From many years of listening to theologians talk about it, and watching friends go through formation for the priesthood, here's my key-points takeaway with the religious language stripped away. First, you must have a community of some sort. This is often family, or friends-as-family, but it can also be somewhere you volunteer or work, or a church, or a club ... somewhere that you have a role, you're wanted, and you'd be missed. Second, you need to have meaningful work, that has a purpose. You can have one big one or lots of small ones, it doesn't really matter. (If you have lots of small ones, you'll probably find that they all tie together into one overarching idea ... I do a lot of different things personally, but they all mostly tie in to "make my community a better place for the future.") But you need some idea if what you are doing in the world that the world needs from you, that you are improving the world by doing. Raising children is an easy, easy answer -- so easy that most people with children don't really even think about it with any intentionality. But you can also be fruitful by creating art or writing, or by devoting yourself to registering voters who otherwise might not have access to their right to vote, or by teaching nutrition to Girl Scouts, or ... you get the idea. Anything, really, that makes a little impact in the world. Which leads me to the third idea: a legacy. It doesn't have to be a big legacy that will go in history books or on plaques, just a little legacy where you know that you, through your meaningful work of choices, made some positive change do the world. Maybe you raised a couple children into healthy adults. Maybe you lobbied for years and got a dangerous intersection upgraded to make it safe. Maybe you just carried groceries up stairs for lots of older people. Any of those things is a legacy, a little mark that left the world a better place.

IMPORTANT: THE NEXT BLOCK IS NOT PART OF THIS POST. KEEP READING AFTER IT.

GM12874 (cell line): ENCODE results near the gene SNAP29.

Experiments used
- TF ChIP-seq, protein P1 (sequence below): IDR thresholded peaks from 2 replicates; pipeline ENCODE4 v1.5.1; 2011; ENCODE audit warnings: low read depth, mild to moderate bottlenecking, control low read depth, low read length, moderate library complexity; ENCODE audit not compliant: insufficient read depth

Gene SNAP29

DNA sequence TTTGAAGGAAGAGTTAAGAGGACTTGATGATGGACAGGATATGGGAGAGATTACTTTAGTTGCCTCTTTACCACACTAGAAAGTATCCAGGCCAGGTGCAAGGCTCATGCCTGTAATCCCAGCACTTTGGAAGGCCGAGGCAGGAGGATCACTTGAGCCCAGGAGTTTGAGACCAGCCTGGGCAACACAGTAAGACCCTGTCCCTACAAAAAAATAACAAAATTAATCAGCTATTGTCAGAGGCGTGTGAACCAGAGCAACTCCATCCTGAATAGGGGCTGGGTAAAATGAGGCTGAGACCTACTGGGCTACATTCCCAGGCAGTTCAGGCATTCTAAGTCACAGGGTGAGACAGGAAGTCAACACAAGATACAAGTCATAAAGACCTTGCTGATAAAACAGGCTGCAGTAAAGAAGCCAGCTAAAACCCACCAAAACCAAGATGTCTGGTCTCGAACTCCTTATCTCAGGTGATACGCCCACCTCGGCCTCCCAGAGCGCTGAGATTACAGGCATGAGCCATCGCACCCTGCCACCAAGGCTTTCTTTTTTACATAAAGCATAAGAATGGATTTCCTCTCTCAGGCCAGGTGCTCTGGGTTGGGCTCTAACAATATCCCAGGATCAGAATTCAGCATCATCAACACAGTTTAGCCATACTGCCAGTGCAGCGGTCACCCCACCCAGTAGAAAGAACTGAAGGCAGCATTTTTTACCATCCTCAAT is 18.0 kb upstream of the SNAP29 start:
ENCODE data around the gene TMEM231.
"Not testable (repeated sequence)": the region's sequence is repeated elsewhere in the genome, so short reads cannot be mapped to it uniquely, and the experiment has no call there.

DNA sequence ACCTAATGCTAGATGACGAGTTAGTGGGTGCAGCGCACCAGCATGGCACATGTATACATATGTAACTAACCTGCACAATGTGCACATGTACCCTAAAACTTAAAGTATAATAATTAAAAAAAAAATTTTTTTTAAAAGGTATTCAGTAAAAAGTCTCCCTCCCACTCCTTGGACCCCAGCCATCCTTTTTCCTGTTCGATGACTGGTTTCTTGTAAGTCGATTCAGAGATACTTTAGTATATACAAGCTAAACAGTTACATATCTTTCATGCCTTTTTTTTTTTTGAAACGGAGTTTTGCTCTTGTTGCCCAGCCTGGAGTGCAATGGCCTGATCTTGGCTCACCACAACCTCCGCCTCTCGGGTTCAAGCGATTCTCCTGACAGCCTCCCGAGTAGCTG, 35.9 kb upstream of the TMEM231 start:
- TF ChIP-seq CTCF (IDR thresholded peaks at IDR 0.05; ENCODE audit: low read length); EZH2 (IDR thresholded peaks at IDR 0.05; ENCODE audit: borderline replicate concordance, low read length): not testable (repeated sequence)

So you're going to have to think about it a little harder than someone following a "traditional" path, but it is very possible to live an extremely "fruitful" life as a single person, a life that is fulfilling and happy and meaningful. (I also think that pondering on these questions of how to make your life fruitful will make you not fall into that "needy" category. People who are needy don't know how to find fulfillment; you will know. It's okay to still think, "Oh, a relationship would be nice" or "I could use more friends," but you'll know deep in your soul that you're living this fruitful life, so those things are BONUSES. People who are needy aren't sure what to do to be fruitful, so they bounce around from person to person hoping to find out.)
posted by Eyebrows McGee at 6:14 AM on September 30, 2013 [95 favorites]


I suggest getting a dog if you want someone to hug or cuddle with. Also, this quote from Borges: